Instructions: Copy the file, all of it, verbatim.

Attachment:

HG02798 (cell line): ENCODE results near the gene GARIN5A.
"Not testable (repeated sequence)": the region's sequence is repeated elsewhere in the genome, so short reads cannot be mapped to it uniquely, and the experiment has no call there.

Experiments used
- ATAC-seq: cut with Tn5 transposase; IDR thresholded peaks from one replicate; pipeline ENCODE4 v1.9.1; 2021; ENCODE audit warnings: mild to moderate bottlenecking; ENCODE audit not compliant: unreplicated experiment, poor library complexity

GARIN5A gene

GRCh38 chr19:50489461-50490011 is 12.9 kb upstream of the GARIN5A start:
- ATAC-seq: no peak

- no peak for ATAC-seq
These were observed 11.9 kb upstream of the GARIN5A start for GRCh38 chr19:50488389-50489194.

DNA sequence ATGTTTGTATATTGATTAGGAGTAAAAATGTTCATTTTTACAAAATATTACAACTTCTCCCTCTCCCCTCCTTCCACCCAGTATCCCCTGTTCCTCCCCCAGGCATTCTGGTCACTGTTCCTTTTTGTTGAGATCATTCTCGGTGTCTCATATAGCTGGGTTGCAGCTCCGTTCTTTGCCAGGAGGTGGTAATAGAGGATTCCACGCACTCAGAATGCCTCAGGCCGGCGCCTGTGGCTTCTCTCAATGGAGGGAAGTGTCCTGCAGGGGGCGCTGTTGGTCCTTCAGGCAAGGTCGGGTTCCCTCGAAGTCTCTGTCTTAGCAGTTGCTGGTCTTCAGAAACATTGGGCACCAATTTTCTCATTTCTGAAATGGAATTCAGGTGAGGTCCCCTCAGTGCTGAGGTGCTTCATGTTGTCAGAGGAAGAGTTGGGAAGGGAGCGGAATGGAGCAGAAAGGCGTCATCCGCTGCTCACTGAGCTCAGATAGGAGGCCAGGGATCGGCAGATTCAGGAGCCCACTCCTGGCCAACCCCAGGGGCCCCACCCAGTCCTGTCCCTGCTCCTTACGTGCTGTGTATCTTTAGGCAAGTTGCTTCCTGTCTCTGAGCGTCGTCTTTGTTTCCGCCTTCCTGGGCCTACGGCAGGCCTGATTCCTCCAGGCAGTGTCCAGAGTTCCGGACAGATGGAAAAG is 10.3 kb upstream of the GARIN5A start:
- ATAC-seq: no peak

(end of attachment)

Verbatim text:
HG02798 (cell line): ENCODE results near the gene GARIN5A.
"Not testable (repeated sequence)": the region's sequence is repeated elsewhere in the genome, so short reads cannot be mapped to it uniquely, and the experiment has no call there.

Experiments used
- ATAC-seq: cut with Tn5 transposase; IDR thresholded peaks from one replicate; pipeline ENCODE4 v1.9.1; 2021; ENCODE audit warnings: mild to moderate bottlenecking; ENCODE audit not compliant: unreplicated experiment, poor library complexity

GARIN5A gene

GRCh38 chr19:50489461-50490011 is 12.9 kb upstream of the GARIN5A start:
- ATAC-seq: no peak

- no peak for ATAC-seq
These were observed 11.9 kb upstream of the GARIN5A start for GRCh38 chr19:50488389-50489194.

DNA sequence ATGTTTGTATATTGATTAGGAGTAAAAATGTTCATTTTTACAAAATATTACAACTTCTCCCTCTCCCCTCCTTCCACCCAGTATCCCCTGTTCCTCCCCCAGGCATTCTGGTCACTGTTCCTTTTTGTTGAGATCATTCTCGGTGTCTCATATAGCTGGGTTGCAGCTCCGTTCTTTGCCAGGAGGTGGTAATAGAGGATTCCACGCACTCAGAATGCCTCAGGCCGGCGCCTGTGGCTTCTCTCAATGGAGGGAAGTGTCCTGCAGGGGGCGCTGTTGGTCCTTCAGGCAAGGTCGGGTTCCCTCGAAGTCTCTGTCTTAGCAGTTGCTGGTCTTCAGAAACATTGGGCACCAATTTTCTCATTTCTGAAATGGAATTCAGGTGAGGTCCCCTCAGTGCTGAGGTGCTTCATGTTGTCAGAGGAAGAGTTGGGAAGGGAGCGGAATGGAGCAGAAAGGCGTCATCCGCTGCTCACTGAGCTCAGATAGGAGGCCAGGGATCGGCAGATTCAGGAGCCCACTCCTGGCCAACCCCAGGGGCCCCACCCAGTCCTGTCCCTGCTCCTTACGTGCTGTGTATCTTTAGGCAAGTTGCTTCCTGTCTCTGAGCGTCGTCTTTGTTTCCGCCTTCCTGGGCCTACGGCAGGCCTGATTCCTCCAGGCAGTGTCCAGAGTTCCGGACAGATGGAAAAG is 10.3 kb upstream of the GARIN5A start:
- ATAC-seq: no peak